Aside from the couple strolling up ahead and the sound of laughter coming from somewhere south, Owen was alone. There had been an uptick of muggings lately, but his frisson of fear only piqued his excitement for the adventure shimmering on the horizon. As he walked, he silently chatted with his wife, Dotty, as he often did, so that their separation would not be absolute. He commented on the moonless night and looked up, for both of them, at the rarely visible canopy of stars. For a few seconds he was lost with her, until, without warning, he felt a hard object pressed against the back of his skull—the skull that held all memories, like Dotty’s fluttering eyelids and the smell of new clay. He knew what the object was without ever having touched one. He was a man of reason, not a fighter. He flung up his hands. “I have money. Let me get to it.”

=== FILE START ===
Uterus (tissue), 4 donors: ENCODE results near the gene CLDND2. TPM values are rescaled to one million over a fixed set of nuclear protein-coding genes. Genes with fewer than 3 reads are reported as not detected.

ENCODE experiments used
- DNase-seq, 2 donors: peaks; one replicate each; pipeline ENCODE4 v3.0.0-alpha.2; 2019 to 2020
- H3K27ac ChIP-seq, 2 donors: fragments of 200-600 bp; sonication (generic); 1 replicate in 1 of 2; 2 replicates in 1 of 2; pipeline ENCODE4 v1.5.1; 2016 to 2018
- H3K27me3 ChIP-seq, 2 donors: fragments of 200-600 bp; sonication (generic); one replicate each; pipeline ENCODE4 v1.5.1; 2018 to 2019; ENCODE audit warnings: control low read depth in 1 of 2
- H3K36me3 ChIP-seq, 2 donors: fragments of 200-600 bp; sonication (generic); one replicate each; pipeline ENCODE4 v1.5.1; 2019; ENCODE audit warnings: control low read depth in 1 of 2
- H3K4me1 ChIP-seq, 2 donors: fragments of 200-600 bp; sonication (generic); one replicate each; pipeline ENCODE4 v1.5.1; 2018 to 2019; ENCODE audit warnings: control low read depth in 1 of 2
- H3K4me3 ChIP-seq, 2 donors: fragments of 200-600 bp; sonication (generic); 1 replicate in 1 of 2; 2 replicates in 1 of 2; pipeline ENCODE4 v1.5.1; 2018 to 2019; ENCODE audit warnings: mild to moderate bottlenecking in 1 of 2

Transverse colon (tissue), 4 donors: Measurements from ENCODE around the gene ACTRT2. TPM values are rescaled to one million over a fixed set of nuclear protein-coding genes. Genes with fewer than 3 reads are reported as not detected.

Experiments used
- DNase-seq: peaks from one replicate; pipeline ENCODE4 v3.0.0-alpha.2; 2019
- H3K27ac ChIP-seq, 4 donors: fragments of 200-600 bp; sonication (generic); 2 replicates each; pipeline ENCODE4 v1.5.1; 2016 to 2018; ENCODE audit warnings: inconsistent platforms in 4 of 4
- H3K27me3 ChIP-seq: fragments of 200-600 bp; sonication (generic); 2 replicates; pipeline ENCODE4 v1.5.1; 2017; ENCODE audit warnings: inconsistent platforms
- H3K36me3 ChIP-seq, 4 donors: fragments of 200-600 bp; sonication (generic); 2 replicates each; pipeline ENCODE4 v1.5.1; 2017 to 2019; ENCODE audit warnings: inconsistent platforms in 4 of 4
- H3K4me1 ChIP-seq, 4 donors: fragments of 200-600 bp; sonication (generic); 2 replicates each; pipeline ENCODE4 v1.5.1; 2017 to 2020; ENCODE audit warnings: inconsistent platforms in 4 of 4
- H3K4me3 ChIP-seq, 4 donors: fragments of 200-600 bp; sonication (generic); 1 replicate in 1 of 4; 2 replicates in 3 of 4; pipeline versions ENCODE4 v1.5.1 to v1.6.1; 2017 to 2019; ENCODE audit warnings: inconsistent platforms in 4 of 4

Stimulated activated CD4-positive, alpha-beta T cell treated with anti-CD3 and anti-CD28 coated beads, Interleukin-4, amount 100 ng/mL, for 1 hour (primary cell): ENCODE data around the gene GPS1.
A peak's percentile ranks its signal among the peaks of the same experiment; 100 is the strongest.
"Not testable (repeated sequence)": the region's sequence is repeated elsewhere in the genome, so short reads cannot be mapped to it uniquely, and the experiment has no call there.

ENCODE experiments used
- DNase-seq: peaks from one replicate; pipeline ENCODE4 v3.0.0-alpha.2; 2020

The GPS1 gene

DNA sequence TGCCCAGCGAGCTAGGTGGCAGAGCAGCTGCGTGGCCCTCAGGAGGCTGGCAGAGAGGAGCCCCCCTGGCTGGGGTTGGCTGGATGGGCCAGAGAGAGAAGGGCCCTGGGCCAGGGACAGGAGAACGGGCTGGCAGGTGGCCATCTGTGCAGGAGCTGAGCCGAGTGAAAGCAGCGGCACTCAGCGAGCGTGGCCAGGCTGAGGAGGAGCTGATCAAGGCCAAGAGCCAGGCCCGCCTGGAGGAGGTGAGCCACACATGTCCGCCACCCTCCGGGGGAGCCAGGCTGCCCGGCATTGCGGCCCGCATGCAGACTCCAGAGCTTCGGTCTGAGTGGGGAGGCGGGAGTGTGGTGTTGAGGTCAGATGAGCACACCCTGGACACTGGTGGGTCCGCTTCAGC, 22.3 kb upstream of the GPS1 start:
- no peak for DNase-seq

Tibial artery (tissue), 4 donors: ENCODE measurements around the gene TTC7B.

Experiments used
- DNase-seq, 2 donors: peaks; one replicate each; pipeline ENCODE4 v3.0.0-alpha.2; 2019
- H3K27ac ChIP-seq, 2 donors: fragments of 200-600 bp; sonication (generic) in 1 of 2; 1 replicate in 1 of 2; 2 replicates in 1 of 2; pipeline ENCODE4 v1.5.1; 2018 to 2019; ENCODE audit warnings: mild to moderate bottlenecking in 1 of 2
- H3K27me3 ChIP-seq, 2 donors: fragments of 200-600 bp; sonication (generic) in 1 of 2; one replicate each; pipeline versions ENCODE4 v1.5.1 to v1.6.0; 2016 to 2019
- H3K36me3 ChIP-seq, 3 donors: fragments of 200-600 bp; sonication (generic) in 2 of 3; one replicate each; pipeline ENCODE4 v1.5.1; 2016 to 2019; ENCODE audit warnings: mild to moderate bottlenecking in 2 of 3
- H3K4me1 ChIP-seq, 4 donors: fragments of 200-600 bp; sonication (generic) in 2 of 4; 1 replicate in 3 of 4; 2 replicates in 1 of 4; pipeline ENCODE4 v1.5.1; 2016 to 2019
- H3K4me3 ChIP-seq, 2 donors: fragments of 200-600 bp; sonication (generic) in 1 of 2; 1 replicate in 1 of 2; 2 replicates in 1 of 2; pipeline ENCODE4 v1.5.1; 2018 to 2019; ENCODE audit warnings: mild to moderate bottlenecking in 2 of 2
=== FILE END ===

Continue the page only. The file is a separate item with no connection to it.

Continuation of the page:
There was no response. He reached into his pocket for his wallet—how warm the leather was against his thigh—and his keys jangled of homecomings, and the child in him whimpered please no, before the explosive pop of a champagne cork ended him and Dotty and all the rest of it.

Wired by the FBI

Today it is my pleasure to welcome author Glenn Painter and Wired by the FBI, his suspense/thriller based on a true story.

Author’s description: